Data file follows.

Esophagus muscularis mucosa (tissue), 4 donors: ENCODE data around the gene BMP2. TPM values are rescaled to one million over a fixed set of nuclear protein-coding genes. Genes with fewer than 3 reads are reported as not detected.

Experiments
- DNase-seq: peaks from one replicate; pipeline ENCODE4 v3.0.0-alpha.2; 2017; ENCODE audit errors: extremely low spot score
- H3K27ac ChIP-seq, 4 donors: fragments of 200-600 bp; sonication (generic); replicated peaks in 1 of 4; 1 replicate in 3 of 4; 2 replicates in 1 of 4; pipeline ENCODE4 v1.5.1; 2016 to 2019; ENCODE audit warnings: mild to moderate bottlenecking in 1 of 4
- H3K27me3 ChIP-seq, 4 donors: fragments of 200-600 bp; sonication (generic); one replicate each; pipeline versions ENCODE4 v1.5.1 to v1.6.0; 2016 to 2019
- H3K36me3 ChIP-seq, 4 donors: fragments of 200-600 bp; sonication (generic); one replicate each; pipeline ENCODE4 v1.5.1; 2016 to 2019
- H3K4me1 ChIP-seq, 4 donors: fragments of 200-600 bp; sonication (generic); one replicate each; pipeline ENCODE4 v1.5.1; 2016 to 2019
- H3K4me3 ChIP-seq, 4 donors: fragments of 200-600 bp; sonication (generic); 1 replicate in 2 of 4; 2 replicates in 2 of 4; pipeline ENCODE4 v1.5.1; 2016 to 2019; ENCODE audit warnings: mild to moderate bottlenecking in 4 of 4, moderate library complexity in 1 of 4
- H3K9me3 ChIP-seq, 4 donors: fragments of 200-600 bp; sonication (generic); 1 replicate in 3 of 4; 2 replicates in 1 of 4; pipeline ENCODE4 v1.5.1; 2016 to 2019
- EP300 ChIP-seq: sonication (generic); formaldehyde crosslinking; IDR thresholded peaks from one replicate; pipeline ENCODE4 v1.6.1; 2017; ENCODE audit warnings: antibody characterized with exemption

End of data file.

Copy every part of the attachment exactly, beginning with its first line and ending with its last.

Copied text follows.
Esophagus muscularis mucosa (tissue), 4 donors: ENCODE data around the gene BMP2. TPM values are rescaled to one million over a fixed set of nuclear protein-coding genes. Genes with fewer than 3 reads are reported as not detected.

Experiments
- DNase-seq: peaks from one replicate; pipeline ENCODE4 v3.0.0-alpha.2; 2017; ENCODE audit errors: extremely low spot score
- H3K27ac ChIP-seq, 4 donors: fragments of 200-600 bp; sonication (generic); replicated peaks in 1 of 4; 1 replicate in 3 of 4; 2 replicates in 1 of 4; pipeline ENCODE4 v1.5.1; 2016 to 2019; ENCODE audit warnings: mild to moderate bottlenecking in 1 of 4
- H3K27me3 ChIP-seq, 4 donors: fragments of 200-600 bp; sonication (generic); one replicate each; pipeline versions ENCODE4 v1.5.1 to v1.6.0; 2016 to 2019
- H3K36me3 ChIP-seq, 4 donors: fragments of 200-600 bp; sonication (generic); one replicate each; pipeline ENCODE4 v1.5.1; 2016 to 2019
- H3K4me1 ChIP-seq, 4 donors: fragments of 200-600 bp; sonication (generic); one replicate each; pipeline ENCODE4 v1.5.1; 2016 to 2019
- H3K4me3 ChIP-seq, 4 donors: fragments of 200-600 bp; sonication (generic); 1 replicate in 2 of 4; 2 replicates in 2 of 4; pipeline ENCODE4 v1.5.1; 2016 to 2019; ENCODE audit warnings: mild to moderate bottlenecking in 4 of 4, moderate library complexity in 1 of 4
- H3K9me3 ChIP-seq, 4 donors: fragments of 200-600 bp; sonication (generic); 1 replicate in 3 of 4; 2 replicates in 1 of 4; pipeline ENCODE4 v1.5.1; 2016 to 2019
- EP300 ChIP-seq: sonication (generic); formaldehyde crosslinking; IDR thresholded peaks from one replicate; pipeline ENCODE4 v1.6.1; 2017; ENCODE audit warnings: antibody characterized with exemption